One in nine jobs in Virginia are related, directly or indirectly, to the Port of Virginia, according to Luria.
Luria also spoke about the district’s “unique geographical advantage in the fact that we are an unobstructed port” for offshore wind projects, which could bring jobs as well as filling the need for renewable energy.
“We are poised to become the launching point not only for the Mid-Atlantic but the whole East Coast for offshore wind development,” she said, noting she started an offshore wind caucus in the House.
Luria also spoke about funding for restoration of the Chesapeake Bay.
“I was able last Congress to work with Congressman Rob Wittman from the 1st District to pass the Chespeake Bay reauthorization funding — that hadn’t been done since 2013,” she said.
The town hall included an update on broadband expansion given by Maria Stevens, accounts manager for the Eastern Shore of Virginia Broadband Authority.
Since the broadband fiber backbone down the Shore was completed in 2010, the ESVBA has progressed to adding fiber-to-the-home starting in 2016 and taking out a $5 million loan in 2018 to expand from 350 miles to over 600 miles of fiber, increasing the number of homes passed to 12,000.
In fall 2021, the ESVBA was awarded federal funding of more than $12 million through the Virginia Telecommunications Initiative grant program.
That will pay for 250 more miles of network, passing by another 11,000 homes.
Additionally, the grant includes $2 million to assist with connection and installation costs, including for more remote homes.
Stevens thanked Luria “for her support in getting broadband to all of the residents on the Eastern Shore.”
It will take efforts from “every level of government — federal, state, and local — to get broadband to every person on the Shore and I will continue to fight for those resources on the federal level,” Luria said.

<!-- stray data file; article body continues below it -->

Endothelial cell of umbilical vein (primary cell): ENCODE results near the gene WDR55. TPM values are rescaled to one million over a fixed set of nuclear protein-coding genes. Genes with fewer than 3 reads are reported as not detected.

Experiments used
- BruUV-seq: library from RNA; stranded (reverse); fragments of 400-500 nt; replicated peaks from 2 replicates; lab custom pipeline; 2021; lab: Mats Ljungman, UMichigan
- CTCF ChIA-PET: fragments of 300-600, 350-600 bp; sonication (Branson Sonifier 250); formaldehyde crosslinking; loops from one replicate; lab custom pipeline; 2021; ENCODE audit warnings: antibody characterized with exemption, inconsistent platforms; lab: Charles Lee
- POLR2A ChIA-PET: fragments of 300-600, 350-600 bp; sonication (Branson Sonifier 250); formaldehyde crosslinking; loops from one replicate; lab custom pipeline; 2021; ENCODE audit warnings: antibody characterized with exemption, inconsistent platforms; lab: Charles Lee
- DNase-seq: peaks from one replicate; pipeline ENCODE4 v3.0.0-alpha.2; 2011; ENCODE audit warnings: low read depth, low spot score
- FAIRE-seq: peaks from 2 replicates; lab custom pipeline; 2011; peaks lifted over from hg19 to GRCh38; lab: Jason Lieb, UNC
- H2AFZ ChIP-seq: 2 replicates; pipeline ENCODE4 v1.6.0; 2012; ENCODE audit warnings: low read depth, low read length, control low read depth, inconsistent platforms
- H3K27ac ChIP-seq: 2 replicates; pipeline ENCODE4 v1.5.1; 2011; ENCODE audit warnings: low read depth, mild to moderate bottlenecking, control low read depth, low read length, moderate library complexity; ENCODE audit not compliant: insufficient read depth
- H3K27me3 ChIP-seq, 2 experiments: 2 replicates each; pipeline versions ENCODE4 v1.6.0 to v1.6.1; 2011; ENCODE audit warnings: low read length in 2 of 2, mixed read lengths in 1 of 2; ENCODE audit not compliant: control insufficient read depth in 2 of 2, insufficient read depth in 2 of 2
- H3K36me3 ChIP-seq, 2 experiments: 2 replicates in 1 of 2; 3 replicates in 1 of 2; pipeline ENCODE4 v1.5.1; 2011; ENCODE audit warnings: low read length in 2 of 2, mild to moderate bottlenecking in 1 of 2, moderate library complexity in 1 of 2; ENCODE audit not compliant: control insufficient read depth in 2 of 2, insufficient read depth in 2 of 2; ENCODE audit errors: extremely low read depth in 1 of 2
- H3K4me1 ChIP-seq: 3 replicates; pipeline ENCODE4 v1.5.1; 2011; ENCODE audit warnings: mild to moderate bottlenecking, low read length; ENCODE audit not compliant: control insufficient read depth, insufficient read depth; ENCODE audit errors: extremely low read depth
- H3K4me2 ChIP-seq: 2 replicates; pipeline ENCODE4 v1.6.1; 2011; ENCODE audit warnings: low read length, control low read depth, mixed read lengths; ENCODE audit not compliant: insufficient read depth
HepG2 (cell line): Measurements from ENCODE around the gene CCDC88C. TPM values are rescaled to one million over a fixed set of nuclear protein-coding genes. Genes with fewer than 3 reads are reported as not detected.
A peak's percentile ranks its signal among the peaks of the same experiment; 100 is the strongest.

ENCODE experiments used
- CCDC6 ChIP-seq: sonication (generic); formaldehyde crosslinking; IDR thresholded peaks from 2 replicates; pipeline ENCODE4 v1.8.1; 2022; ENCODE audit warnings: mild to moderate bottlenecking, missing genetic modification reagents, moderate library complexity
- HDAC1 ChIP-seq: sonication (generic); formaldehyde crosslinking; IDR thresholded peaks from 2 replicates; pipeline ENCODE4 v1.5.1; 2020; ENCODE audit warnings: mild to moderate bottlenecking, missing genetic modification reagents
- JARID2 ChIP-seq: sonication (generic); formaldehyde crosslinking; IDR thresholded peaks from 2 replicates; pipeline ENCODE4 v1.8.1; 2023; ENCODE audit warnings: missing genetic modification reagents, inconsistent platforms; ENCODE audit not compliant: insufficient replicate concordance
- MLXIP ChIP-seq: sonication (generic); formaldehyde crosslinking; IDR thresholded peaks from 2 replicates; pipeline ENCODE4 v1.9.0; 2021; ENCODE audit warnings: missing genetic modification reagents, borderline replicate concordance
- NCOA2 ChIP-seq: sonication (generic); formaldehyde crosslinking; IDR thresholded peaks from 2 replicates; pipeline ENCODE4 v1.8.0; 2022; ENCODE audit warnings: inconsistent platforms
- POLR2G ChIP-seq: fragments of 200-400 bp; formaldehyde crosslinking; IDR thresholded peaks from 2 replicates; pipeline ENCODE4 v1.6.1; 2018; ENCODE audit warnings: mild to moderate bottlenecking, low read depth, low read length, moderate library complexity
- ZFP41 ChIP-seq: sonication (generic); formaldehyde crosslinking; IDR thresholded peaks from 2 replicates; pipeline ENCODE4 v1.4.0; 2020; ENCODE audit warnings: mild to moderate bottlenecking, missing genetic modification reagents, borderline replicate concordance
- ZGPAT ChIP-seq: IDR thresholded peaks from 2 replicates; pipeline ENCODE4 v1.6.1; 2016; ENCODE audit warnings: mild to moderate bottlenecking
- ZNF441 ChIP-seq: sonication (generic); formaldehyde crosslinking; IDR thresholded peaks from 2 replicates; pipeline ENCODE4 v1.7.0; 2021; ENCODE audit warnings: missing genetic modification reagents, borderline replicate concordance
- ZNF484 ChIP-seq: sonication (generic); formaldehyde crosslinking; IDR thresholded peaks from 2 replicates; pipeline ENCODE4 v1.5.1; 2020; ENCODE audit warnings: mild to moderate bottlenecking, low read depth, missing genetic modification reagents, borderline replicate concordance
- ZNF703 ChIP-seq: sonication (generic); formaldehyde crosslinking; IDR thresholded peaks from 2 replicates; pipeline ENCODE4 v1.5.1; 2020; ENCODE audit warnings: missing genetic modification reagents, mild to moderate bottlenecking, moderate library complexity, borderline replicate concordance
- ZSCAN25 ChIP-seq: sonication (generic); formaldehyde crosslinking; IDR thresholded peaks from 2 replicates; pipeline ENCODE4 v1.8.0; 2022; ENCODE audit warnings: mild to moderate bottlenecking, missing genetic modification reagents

Luria answered questions about the decommissioning of Navy cruisers; the rail trail project; the climate crisis; housing needs on the Shore; the need for mental health services; Chincoteague’s need for centralized sewer; agriculture and aquaculture priorities; the national power grid; the proposed Tangier seawall; and the status of moving the beach on Assateague Island, among others.
Answering a question about the climate crisis and the nation’s dependence on fossil fuels, Luria, in addition to mentioning offshore wind development, spoke about her support for increased investment in advanced nuclear energy, eliciting applause.
She noted Dominion Energy, which serves a large part of Virginia, “is already 40% nuclear.”
“It’s not only an issue about greener, cleaner energy by investing in nuclear, but it’s also a national security issue because we’re really not leading the world in developing new nuclear,” Luria said, noting Russia and China are exporting nuclear power technology to other nations.
“They are leading us in all of this,” she said.
Luria introduced the Nuclear Energy Leadership Act in the House, similar to Sen. Lisa Murkowski’s bill in the Senate. Interest in the legislation is increasing in Congress, including approval of appropriations to build two nuclear reactor demonstration projects using new technologies.
Luria will return to the Shore Monday for a housing tour with participants including developers, officials, and community leaders, to discuss challenges related to affordable housing.